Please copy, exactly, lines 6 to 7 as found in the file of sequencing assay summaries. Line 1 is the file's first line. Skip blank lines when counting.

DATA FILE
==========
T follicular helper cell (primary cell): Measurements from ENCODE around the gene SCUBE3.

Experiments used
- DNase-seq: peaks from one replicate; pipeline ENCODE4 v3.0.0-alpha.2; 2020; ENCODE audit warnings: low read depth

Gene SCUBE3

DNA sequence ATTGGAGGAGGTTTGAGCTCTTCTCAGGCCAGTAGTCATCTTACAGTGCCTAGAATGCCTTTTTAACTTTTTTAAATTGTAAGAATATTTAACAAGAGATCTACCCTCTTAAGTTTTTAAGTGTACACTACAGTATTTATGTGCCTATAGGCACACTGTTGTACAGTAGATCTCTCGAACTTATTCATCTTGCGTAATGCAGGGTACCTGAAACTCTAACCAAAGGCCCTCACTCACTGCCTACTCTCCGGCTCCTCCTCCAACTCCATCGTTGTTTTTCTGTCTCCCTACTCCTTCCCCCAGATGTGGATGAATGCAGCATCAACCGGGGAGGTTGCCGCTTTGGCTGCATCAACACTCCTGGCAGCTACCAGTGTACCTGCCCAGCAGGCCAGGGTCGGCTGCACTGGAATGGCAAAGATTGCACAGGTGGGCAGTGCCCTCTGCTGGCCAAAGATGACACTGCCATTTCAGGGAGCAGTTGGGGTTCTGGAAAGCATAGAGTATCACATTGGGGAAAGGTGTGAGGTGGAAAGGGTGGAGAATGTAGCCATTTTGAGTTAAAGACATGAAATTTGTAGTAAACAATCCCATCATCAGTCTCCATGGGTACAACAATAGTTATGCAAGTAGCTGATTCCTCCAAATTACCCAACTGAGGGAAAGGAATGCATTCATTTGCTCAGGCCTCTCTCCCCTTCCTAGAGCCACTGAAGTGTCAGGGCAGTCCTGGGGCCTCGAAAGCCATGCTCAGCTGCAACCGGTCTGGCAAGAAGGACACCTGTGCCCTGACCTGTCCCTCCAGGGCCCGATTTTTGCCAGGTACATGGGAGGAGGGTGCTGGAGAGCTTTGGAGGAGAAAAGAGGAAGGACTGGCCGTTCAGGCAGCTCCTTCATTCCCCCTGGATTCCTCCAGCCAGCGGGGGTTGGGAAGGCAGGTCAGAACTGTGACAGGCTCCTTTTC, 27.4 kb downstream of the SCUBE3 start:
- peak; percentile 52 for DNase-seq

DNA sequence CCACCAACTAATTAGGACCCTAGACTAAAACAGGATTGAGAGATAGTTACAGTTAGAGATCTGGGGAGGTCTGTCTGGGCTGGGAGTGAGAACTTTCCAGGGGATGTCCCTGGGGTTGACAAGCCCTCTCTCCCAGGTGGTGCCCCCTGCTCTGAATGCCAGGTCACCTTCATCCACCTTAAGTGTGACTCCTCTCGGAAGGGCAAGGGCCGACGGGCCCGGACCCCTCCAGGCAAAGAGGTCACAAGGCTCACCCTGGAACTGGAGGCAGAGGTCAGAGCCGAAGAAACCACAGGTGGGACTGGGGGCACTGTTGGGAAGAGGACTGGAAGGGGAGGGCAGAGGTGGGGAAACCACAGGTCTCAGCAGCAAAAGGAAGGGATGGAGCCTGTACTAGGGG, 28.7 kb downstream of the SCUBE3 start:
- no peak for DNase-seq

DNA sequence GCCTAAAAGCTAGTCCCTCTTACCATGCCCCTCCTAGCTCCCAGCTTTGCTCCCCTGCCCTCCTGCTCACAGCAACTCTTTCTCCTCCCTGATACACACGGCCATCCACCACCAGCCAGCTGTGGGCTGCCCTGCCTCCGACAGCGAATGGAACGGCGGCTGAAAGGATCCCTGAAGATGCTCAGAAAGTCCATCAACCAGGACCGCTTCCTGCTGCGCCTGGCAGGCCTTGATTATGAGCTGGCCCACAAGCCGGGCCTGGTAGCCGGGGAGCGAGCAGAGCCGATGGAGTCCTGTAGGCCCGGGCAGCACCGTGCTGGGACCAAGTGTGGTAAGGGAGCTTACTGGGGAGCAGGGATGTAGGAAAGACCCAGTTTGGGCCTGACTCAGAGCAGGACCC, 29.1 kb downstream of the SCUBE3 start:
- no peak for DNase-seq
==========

- peak; percentile 52 for DNase-seq

DNA sequence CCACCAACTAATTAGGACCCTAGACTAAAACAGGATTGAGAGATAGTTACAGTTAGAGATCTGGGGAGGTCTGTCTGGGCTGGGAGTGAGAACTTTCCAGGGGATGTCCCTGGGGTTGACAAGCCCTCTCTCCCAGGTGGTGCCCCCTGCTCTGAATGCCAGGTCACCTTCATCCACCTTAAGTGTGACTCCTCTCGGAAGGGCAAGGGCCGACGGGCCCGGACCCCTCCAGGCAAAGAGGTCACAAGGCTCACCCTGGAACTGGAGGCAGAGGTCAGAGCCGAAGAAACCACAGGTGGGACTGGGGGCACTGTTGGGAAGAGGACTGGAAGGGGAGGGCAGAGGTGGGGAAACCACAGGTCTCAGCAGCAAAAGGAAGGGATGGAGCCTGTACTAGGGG, 28.7 kb downstream of the SCUBE3 start: